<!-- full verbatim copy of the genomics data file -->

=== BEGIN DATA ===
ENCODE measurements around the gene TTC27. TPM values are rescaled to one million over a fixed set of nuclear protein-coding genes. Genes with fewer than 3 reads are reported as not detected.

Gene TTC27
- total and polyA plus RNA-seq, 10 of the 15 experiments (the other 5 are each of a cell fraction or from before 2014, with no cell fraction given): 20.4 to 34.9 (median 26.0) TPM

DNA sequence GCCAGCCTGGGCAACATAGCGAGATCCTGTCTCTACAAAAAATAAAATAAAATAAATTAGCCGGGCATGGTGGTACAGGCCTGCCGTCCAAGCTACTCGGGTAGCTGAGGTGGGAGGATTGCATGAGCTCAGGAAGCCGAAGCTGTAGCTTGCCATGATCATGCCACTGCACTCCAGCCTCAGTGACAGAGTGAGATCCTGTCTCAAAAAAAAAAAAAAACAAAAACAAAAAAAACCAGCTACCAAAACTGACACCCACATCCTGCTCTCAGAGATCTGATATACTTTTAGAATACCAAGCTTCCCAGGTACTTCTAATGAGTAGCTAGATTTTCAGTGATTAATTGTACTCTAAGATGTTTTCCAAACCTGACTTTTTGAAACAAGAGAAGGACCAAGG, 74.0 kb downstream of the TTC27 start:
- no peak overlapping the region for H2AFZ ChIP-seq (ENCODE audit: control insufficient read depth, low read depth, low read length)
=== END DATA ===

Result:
ENCODE measurements around the gene TTC27. TPM values are rescaled to one million over a fixed set of nuclear protein-coding genes. Genes with fewer than 3 reads are reported as not detected.

Gene TTC27
- total and polyA plus RNA-seq, 10 of the 15 experiments (the other 5 are each of a cell fraction or from before 2014, with no cell fraction given): 20.4 to 34.9 (median 26.0) TPM

DNA sequence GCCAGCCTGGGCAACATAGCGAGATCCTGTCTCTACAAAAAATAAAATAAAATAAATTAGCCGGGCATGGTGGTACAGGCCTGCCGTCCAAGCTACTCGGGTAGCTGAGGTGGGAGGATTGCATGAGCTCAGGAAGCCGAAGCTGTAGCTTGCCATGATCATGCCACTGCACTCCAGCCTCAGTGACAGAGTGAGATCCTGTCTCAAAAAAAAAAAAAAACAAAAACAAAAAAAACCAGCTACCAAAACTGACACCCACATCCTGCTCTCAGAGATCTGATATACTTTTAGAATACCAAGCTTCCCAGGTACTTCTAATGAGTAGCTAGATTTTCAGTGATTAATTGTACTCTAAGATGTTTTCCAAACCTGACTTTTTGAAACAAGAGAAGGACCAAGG, 74.0 kb downstream of the TTC27 start:
- no peak overlapping the region for H2AFZ ChIP-seq (ENCODE audit: control insufficient read depth, low read depth, low read length)